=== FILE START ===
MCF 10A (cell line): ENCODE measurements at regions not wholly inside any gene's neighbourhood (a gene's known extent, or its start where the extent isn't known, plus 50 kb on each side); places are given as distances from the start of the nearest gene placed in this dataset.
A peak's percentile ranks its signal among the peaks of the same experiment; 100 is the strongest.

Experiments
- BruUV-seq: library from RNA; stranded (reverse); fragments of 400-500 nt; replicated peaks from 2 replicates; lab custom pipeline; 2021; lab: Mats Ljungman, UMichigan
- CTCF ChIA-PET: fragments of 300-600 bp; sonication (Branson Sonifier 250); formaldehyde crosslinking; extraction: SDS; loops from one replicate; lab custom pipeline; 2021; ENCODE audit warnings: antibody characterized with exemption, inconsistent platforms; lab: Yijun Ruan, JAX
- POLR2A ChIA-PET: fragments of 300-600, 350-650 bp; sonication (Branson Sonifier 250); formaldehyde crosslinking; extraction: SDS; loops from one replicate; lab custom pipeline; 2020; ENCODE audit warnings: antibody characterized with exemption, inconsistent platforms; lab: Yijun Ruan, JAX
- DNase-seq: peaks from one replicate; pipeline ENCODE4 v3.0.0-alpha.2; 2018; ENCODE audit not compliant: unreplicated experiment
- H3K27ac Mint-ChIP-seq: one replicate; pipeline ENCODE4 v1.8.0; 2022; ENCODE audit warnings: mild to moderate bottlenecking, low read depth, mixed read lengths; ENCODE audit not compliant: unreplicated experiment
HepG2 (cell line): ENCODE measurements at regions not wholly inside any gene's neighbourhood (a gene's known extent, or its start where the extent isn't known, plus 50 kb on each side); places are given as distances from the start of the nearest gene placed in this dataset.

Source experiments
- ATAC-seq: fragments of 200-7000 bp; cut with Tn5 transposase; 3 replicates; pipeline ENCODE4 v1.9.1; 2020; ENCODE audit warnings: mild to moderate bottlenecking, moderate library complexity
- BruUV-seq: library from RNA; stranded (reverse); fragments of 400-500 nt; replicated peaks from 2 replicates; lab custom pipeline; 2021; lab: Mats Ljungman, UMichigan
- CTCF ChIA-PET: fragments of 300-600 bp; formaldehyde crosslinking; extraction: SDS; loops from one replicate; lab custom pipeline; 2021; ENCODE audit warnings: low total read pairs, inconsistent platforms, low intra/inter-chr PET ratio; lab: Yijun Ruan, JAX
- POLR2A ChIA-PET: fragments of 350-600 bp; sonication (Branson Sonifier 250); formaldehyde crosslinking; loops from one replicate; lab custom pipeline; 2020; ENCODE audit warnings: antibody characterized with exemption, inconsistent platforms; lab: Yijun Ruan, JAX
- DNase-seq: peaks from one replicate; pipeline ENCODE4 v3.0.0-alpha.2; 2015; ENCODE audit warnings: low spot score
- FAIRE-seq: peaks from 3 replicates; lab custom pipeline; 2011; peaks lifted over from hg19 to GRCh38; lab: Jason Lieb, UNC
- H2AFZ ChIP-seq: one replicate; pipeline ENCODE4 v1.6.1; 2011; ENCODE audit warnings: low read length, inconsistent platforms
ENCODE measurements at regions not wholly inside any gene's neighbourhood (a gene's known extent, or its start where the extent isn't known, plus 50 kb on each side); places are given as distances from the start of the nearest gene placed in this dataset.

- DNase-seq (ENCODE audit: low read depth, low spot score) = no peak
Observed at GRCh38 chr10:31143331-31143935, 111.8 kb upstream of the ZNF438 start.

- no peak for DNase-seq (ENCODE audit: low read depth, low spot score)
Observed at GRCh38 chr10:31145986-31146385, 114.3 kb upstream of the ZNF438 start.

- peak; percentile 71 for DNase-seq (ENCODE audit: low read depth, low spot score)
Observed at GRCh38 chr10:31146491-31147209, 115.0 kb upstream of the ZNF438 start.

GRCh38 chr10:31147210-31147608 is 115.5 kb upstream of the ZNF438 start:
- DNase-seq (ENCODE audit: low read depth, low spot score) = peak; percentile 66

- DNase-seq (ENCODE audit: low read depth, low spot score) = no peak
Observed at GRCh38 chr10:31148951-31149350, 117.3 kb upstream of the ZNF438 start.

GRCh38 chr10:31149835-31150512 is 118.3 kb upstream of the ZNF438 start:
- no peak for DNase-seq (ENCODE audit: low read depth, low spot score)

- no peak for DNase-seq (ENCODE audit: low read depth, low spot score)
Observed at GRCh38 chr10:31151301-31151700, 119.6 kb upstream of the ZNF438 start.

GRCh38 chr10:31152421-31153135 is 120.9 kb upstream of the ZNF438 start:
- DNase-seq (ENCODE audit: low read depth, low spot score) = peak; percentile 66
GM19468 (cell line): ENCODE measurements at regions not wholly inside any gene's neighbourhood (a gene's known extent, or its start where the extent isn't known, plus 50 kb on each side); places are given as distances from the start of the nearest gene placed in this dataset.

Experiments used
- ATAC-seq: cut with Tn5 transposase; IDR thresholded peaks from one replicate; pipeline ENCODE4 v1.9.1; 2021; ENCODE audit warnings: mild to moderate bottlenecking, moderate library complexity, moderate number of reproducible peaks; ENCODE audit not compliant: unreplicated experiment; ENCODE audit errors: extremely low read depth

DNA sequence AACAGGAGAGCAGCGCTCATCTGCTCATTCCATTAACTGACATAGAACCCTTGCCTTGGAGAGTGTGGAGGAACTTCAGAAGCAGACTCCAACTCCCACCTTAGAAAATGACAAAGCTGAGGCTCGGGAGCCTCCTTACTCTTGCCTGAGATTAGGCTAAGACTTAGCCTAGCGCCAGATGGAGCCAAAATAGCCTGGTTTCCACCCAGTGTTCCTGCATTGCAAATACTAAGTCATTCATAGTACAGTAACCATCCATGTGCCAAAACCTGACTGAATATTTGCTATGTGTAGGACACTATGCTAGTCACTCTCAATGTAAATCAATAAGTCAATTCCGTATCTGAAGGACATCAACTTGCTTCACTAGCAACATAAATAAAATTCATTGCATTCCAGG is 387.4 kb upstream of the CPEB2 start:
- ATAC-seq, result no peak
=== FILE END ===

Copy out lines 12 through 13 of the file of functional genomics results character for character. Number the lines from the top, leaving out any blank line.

- BruUV-seq: library from RNA; stranded (reverse); fragments of 400-500 nt; replicated peaks from 2 replicates; lab custom pipeline; 2021; lab: Mats Ljungman, UMichigan
- CTCF ChIA-PET: fragments of 300-600 bp; formaldehyde crosslinking; extraction: SDS; loops from one replicate; lab custom pipeline; 2021; ENCODE audit warnings: low total read pairs, inconsistent platforms, low intra/inter-chr PET ratio; lab: Yijun Ruan, JAX